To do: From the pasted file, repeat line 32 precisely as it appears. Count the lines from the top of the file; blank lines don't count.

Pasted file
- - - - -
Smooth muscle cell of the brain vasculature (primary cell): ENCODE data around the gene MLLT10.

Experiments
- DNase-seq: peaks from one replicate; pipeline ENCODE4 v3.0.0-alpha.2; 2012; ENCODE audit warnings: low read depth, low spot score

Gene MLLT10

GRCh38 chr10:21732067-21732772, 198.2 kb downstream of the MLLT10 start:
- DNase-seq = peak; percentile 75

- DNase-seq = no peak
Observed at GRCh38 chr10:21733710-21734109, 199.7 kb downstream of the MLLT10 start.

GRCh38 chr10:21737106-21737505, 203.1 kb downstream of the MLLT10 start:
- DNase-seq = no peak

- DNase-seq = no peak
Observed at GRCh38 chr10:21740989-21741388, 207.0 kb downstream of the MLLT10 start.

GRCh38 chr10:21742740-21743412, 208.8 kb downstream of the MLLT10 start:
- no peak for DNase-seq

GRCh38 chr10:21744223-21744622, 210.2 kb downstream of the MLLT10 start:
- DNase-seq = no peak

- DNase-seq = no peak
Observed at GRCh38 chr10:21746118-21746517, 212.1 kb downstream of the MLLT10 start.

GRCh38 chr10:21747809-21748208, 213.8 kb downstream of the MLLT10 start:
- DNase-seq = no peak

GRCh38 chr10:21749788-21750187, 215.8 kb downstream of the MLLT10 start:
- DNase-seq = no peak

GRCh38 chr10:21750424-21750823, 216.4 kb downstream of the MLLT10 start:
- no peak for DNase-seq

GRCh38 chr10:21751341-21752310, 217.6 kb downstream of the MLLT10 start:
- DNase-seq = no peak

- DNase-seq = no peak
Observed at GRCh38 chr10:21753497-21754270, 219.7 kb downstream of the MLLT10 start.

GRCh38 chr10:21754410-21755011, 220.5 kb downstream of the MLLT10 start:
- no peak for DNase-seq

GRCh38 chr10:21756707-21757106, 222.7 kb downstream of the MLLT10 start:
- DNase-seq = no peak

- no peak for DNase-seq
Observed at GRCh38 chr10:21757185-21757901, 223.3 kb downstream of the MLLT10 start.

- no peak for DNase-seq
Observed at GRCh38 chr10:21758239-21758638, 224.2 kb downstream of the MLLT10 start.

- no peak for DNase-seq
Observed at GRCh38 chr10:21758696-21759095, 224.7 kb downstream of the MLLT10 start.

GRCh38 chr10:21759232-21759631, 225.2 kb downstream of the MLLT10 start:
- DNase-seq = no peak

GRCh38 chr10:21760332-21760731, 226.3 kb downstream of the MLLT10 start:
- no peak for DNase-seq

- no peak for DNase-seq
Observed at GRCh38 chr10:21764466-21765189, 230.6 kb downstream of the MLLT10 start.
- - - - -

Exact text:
- DNase-seq = no peak